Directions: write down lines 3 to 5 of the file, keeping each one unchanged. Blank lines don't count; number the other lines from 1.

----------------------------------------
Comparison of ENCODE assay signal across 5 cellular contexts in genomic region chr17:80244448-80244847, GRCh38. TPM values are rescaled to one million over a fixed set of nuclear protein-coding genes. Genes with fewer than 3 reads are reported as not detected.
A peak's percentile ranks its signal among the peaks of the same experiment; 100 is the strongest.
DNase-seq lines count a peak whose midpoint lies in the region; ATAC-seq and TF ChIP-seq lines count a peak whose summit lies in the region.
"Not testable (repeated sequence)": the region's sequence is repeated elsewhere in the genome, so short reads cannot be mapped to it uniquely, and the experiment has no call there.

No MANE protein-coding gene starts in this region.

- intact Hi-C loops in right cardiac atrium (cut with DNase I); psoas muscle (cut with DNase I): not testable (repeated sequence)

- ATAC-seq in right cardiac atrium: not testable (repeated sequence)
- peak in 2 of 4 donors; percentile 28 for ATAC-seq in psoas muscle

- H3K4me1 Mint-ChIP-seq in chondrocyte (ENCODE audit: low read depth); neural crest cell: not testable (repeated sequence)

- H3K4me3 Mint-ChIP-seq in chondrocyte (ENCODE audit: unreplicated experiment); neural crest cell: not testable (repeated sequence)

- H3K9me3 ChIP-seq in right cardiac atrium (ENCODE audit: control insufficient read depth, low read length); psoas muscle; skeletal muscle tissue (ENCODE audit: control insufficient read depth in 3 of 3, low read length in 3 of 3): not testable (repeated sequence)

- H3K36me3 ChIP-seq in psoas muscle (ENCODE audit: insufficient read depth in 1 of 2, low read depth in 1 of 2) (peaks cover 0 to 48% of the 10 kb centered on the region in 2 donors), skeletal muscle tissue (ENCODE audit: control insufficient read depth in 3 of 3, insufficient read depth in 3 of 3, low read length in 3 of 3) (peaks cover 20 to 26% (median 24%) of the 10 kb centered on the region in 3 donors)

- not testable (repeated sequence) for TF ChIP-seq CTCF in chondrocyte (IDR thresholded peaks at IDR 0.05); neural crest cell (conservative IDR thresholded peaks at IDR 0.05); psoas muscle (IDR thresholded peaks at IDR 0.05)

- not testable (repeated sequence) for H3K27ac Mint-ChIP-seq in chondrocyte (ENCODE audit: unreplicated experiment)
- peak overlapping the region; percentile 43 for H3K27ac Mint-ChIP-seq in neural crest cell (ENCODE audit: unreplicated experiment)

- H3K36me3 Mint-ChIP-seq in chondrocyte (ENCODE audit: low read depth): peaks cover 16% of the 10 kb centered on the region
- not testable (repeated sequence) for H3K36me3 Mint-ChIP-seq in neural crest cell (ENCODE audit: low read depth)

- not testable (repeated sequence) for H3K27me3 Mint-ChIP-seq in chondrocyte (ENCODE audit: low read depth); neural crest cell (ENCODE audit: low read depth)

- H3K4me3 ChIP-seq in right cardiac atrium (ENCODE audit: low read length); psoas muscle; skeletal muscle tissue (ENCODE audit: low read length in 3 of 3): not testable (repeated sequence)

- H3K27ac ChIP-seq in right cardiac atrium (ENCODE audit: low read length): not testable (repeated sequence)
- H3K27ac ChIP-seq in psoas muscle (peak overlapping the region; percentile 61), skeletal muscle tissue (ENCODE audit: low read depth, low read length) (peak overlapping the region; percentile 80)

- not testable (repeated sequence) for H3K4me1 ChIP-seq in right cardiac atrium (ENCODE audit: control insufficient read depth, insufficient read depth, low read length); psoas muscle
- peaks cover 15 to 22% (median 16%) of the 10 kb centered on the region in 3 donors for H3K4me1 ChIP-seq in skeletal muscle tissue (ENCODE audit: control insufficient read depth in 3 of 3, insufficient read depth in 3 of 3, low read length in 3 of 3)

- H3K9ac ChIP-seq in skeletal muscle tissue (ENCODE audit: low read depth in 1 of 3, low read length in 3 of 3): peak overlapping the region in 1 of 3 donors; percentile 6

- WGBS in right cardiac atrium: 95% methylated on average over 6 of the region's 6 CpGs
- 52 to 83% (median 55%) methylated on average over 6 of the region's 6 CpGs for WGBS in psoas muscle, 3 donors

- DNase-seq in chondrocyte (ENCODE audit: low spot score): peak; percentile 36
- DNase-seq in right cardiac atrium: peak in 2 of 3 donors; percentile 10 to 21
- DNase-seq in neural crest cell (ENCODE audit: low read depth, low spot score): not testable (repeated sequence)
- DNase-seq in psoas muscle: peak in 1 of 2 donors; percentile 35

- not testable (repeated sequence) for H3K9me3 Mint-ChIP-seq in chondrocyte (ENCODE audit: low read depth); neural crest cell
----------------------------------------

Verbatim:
DNase-seq lines count a peak whose midpoint lies in the region; ATAC-seq and TF ChIP-seq lines count a peak whose summit lies in the region.
"Not testable (repeated sequence)": the region's sequence is repeated elsewhere in the genome, so short reads cannot be mapped to it uniquely, and the experiment has no call there.

No MANE protein-coding gene starts in this region.